Many deaths attributed to alarm “beeps” in hospitals

Many deaths attributed to alarm “beeps” in hospitals

We regularly talk about the difficulties experienced by people who work in hospitals. But there is a source of stress and fatigue that we rarely talk about: noise pollution, linked to the continuous presence of “beeps” and alarms from machines. The latter would be indirectly responsible for several deaths per year.

It is a sound element that strikes you when you go to certain hospital departments: the alarms and the “beeps” emitted by the machines, particularly in intensive care or intensive care units.

These sounds, which alert caregivers in the event of a problem with a patient, represent real noise pollution, as demonstrated by a study carried out by North American researchers, reported by our colleagues from 20 minutes.

Only 15% of beeps would be considered important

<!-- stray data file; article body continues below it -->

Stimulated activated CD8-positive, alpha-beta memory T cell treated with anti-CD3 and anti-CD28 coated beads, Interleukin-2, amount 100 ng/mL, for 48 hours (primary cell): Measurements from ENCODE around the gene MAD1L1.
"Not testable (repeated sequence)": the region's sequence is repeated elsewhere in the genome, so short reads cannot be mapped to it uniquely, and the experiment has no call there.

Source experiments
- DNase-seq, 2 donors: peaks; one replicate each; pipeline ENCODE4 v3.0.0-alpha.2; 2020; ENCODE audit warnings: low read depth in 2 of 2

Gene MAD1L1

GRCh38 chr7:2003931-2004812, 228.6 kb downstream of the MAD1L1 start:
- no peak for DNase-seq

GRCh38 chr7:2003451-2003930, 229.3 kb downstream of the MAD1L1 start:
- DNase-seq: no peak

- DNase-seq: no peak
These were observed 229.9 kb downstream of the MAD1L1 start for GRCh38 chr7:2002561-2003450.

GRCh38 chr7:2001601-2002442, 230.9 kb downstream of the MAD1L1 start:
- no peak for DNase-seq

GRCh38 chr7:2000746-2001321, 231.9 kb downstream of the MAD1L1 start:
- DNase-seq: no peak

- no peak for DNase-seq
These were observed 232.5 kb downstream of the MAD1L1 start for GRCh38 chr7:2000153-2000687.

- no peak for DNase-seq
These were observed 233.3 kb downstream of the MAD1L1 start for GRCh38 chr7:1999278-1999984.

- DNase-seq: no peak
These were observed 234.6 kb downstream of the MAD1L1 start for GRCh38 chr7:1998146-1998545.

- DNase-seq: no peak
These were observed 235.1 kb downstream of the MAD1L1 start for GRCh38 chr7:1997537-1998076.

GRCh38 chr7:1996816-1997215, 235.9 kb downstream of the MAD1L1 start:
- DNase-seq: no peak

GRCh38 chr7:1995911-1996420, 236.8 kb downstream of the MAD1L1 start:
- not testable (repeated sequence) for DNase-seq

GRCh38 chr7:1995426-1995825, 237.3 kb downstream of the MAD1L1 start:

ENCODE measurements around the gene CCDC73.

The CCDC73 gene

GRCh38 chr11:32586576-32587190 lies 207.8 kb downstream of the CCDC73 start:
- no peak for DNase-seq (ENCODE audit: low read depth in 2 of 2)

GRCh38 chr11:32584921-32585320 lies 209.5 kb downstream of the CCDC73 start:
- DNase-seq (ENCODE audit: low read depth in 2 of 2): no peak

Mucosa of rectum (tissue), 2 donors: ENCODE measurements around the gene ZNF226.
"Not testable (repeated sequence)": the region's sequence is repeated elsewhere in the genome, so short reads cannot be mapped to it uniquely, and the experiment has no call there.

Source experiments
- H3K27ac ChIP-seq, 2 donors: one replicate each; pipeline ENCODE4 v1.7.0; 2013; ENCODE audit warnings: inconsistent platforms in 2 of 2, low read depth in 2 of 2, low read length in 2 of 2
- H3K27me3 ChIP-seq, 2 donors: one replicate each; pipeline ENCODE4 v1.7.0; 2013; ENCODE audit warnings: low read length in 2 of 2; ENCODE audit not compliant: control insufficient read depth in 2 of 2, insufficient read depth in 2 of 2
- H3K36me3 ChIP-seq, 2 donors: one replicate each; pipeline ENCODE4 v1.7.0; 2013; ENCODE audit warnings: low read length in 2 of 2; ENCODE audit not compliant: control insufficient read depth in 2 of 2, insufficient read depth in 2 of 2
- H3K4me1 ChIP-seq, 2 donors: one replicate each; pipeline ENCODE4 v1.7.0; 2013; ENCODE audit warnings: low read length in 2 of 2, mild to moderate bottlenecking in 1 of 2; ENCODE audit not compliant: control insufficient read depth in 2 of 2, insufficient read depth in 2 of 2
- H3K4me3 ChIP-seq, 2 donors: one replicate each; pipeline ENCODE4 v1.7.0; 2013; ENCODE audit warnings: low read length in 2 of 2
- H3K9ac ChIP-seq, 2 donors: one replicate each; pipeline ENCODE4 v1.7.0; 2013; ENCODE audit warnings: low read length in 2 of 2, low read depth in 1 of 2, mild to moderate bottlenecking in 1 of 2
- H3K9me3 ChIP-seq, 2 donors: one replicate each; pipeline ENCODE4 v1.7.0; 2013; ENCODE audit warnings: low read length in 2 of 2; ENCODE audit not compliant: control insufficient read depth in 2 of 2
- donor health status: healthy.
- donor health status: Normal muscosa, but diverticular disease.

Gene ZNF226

Indeed, according to the conclusions of these scientists, caregivers are confronted with a thousand “beeps” per day, but in reality, only 15% of them would be considered priority.

It is important to set these alarms correctly because indeed, too much alarm kills the alarm and this weighs on the daily lives of caregivers but also patients. concedes Gérald Kierzek, emergency doctor and medical director of TipsForWomens. “You must make the correct settings using the terminals which allow these beeps to be triggered only from a certain threshold. The caregiver will thus be more attentive to it”.

Alarms that generate stress… and deaths!

The study shows that alarms and the fatigue they cause lead to a reduction in staff morale. Caregivers end up no longer hearing the beeps, or even unplug the machines and forget about them. Thus, in the United States, no less than 556 patients died because of this, between June 2005 and June 2010.

Following this observation, scientists from Ontario and Tennessee published work subjecting a small group of volunteers to different sounds, the objective being to determine which could be used as an alarm, without generating stress. Based on their findings, a sound like clinking glasses might be more acceptable.

But for Gérald Kierzek, more than the ringing itself, it is the role of these alarms which is fundamental, particularly in specialized services, such as resuscitation or intensive care. “They are essential for monitoring patients, we must be able to make them more pleasant but it is impossible to remove them” he concludes.